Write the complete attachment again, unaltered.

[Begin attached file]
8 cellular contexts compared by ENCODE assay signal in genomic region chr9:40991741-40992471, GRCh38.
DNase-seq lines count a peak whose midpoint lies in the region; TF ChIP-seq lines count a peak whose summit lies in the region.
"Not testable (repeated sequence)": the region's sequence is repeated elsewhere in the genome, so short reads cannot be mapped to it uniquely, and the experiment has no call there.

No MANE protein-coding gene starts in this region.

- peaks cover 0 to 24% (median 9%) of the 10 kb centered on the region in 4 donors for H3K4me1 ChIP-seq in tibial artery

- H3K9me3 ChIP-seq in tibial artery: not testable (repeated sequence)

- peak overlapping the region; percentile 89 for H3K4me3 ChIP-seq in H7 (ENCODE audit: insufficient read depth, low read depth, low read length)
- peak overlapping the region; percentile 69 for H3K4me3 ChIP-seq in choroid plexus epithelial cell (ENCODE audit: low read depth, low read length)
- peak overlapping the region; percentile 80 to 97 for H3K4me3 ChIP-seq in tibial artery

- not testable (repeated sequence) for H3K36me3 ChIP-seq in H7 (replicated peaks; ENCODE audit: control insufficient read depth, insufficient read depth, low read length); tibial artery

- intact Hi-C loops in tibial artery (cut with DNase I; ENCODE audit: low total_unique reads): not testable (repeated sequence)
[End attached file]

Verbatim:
8 cellular contexts compared by ENCODE assay signal in genomic region chr9:40991741-40992471, GRCh38.
DNase-seq lines count a peak whose midpoint lies in the region; TF ChIP-seq lines count a peak whose summit lies in the region.
"Not testable (repeated sequence)": the region's sequence is repeated elsewhere in the genome, so short reads cannot be mapped to it uniquely, and the experiment has no call there.

No MANE protein-coding gene starts in this region.

- peaks cover 0 to 24% (median 9%) of the 10 kb centered on the region in 4 donors for H3K4me1 ChIP-seq in tibial artery

- H3K9me3 ChIP-seq in tibial artery: not testable (repeated sequence)

- peak overlapping the region; percentile 89 for H3K4me3 ChIP-seq in H7 (ENCODE audit: insufficient read depth, low read depth, low read length)
- peak overlapping the region; percentile 69 for H3K4me3 ChIP-seq in choroid plexus epithelial cell (ENCODE audit: low read depth, low read length)
- peak overlapping the region; percentile 80 to 97 for H3K4me3 ChIP-seq in tibial artery

- not testable (repeated sequence) for H3K36me3 ChIP-seq in H7 (replicated peaks; ENCODE audit: control insufficient read depth, insufficient read depth, low read length); tibial artery

- intact Hi-C loops in tibial artery (cut with DNase I; ENCODE audit: low total_unique reads): not testable (repeated sequence)